3. Don’t Focus on Trying to Predict the Absolute Bottom
During a bear market, there is usually a strong urge to predict the exact moment that the market has hit bottom and will start to trend higher again. That is the issue that everyone is focused on, and it creates a tendency to act too early.
You can’t call a bottom after the fact. You can only do it prospectively. What happens is that the bottom callers are always early, and then they create another wave of selling when they are trapped.
Quite often, the folks that are predicting more downside are the same ones that are trying the hardest to call a bottom and buy at the exact lows. They want to be the hero that has perfect timing, and they try too hard to do so.
From a strategic standpoint, it is often better to be late than early to a market turn. Yes, you will miss out on some early gains, but if you want strength, then there will be natural support levels that will help reduce risk.
It can be an entertaining and challenging game to try to guess market bottoms on a daily basis, but it is also the easiest way to put too much money at risk too quickly.
4. If You’re Going to Buy an Ugly Market, Do So Very Slowly and Incrementally
The most common way that traders suffer catastrophic losses is by averaging into a downtrend too big and too fast and then panicking, selling, or being surprised by bad news. In an ugly market, strong fundamentals or attractive valuations will not protect you. Stocks are sold without regard to their individual merits and can sink much further than seems reasonable or logical.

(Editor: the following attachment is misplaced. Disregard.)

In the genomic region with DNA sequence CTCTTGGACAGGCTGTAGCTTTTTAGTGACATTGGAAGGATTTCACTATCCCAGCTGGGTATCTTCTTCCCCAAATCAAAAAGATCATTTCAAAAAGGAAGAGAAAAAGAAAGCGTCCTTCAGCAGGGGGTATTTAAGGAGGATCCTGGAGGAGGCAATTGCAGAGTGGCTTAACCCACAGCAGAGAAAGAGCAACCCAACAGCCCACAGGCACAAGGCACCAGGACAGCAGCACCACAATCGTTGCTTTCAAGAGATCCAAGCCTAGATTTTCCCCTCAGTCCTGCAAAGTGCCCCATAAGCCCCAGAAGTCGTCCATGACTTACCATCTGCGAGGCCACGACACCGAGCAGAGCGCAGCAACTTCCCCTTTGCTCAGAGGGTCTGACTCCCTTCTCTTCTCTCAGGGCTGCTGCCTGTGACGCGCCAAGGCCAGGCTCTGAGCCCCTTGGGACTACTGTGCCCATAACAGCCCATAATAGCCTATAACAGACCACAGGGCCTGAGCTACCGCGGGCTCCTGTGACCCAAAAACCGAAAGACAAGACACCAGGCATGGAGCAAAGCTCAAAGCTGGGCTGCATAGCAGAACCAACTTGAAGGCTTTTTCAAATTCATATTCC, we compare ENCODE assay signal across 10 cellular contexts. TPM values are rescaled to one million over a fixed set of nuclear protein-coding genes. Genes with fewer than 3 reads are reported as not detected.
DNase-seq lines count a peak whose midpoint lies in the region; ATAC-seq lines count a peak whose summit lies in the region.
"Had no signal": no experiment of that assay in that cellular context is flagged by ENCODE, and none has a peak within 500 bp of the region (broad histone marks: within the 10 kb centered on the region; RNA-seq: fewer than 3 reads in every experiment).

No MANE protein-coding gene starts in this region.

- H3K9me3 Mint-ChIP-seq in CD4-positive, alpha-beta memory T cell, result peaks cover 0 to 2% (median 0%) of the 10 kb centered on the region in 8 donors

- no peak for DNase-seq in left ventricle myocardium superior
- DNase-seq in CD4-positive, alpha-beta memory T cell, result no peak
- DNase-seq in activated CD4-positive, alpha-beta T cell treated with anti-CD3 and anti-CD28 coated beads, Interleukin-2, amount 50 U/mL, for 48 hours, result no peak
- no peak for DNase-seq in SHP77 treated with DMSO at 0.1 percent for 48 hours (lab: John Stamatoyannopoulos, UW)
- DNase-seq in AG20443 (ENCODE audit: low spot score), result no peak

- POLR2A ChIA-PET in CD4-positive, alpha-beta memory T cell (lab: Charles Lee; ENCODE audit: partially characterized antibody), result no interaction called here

If you can’t resist the bargains that are forming, then go ahead and make some small buys but don’t keep adding into weakness, and don’t let the position grow too big, too fast. If the stock is not working, then reduce it and try again later when market conditions shift.
It can help you be much more aggressive when the time is right if you do have some positions already in place, but only if you still have substantial buying power and are able to be more aggressive.
Move slowly and incrementally and wait for strength.
5. Keep Watching for New Leadership to Emerge
Every market cycle will produce a new crop of leadership. It typically will be different names than led the last cycle. The big gains in a new bull market cycle come from identifying the emerging leaders at an early point and aggressively trading them as the cycle develops.
Identifying these stocks requires vigilance and an understanding of the macro-environment, but these new leaders will attract institutional investors and will have surprisingly strong momentum as a bull market gains steam. Let the price action lead you to these stocks. They will become readily apparent as conditions develop.
An ugly market in which we are losing money makes it much harder to put forth the necessary effort to deal with it effectively. We are worn out emotionally and are inclined to just run away from it and do nothing. However, it is the bear cycles that create the great opportunities, and if we deal with them well, the profits in the bull phase will be substantial.